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Thursday, February 29, 2024

Threats to small-scale food production in Nigeria, by IIED, Oxfam

A new report released on Thursday has identified large-scale land acquisitions and other commercial investment in agriculture in Nigeria and three other countries as threats to small-scale food producers.
A smallholder farmer

Prepared by the International Institute for Environment and Development (IIED) and Oxfam, the report is titled: “Tipping the Balance: Policies to shape agricultural investments and markets in favour of small-scale farmers.”

Apart from Nigeria, the study also surveyed Guatemala, Tanzania and The Philippines.
“Small-scale farming in Nigeria is characterised by unequal access to key resources and low levels of investment. The policies shaping investment include expansion of outputs through agricultural projects, subsidies on inputs, agricultural insurance, and policies on investment promotion, agricultural finance, land tenure, and tax, which are designed to shape investment in a positive direction.
“However, discrimination is widespread in three areas: land, finance, and input supply policies.”
The report stated that one important policy element that could help increase women farmers‘ access to extension services entailed a commitment to recruit more female agricultural extension staff.
 “In recognition of this, the Nigerian government‘s Women in Agriculture Programme is trying to ensure that the extension service in each of the country‘s states has female extension workers at every level of operation, from state headquarters down to the field level,” it added.
It identified the non-involvement of representatives of smallholders and women in agricultural policy decisions, such as the Association of Small-Scale Agro-Producers in Nigeria (ASSAPIN) and the Nigerian Women Agro-Allied Farmers Association, especially considering their centrality to employment and income generation.
According to the report, ASSAPIN and the Voices for Food Security coalition in Nigeria have developed a framework for engaging in the design (review) and implementation of the Agricultural Transformation Agenda.
The report also stressed that a participatory framework for agricultural policy design and implementation should extend to small-scale traders and processors, such as the National Association of Nigerian Traders and women involved in marketing associations.
While highlighting the difficulties that small-scale farmers face in accessing finance, the report stated, “The Ogun State Government is to manage the sum of N1 billion ($6.3 million) for on-lending to small-scale farmers, but until now no money has been disbursed, and the state has been busy trying to identify genuine farmers.”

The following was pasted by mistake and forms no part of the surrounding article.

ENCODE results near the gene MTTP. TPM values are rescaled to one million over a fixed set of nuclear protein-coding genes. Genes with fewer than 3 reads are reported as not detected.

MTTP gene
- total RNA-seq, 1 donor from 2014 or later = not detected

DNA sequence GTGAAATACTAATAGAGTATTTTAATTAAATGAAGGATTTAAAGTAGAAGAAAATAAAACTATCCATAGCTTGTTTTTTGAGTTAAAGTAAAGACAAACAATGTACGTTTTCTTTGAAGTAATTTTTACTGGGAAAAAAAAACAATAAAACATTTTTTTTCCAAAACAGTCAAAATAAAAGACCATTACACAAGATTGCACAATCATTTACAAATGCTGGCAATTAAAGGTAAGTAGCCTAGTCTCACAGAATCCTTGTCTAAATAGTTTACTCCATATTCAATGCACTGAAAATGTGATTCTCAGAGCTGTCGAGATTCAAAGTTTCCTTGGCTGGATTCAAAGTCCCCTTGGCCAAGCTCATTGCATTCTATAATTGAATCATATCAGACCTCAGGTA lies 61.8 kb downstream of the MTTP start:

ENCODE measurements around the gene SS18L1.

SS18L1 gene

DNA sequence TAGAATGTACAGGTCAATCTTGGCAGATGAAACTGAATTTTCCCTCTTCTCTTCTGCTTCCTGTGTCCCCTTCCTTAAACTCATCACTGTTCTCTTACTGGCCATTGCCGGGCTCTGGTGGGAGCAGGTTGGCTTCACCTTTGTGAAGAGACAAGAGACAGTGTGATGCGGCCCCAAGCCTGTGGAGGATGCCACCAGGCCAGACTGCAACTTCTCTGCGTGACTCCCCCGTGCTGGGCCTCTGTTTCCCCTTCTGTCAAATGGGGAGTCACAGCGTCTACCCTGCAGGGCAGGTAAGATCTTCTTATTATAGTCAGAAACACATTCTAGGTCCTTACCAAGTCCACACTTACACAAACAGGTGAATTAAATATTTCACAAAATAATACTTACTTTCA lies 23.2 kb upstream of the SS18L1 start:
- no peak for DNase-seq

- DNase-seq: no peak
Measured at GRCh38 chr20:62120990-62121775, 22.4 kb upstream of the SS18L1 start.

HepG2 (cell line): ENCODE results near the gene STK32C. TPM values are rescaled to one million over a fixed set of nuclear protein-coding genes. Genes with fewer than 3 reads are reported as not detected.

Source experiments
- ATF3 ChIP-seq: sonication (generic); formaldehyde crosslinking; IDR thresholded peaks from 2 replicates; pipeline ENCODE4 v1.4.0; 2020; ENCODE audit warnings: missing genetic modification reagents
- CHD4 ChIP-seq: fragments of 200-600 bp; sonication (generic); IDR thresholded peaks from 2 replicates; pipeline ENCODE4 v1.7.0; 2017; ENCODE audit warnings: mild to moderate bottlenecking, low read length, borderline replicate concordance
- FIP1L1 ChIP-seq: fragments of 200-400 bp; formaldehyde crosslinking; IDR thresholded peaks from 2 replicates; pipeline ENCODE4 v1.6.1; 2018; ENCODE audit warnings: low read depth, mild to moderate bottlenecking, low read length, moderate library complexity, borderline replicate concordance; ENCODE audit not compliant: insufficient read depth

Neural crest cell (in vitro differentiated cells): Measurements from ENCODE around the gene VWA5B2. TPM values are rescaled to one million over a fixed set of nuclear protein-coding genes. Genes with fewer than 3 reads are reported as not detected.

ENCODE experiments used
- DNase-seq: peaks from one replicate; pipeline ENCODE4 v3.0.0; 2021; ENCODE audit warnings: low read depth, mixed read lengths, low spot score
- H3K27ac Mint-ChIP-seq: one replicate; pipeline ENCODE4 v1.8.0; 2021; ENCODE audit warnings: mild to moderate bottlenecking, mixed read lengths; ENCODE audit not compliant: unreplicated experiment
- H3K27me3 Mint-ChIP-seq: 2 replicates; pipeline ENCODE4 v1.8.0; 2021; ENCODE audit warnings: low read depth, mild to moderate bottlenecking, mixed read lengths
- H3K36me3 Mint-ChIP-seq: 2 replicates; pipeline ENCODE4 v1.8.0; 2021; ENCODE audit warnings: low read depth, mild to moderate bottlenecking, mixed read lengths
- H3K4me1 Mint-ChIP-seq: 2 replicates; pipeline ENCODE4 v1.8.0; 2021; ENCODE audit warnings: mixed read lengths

It disclosed that some commercial investments in agriculture are undesirable under any circumstances, for example if investments lead to large-scale clearances; or have no connection to or multipliers with the domestic economy; or privilege just a small group of the rural population; or make no contribution to domestic food security.
The report stated further, “But there is a strong economic rationale for a disaggregated approach to investment that caters for the three rural worlds, to bring better market opportunities, technology, and – of particular importance to the landless and women – jobs, as well as reforms that increase their access to and control of natural resources.
“The nature and relative importance of policy levers will vary in different contexts – such as the extent of landlessness. But if agriculture is to support investment in the smallholder sector, then policy will need to do more than attract corporate investment. It will need to recognise smallholders themselves as the main investors in agriculture. Policy biases and structural exclusion of smallholders and of women will have to be tackled with less tokenism and more vigour, going beyond policy formulation to implementation.
“As we head into an uncertain era of extremes in commodity prices, climate change, and generation change, with disillusionment with farming livelihoods deterring young people from going into farming, getting this policy environment right for investments and markets is more important than ever.”
By Akinpelu Dada

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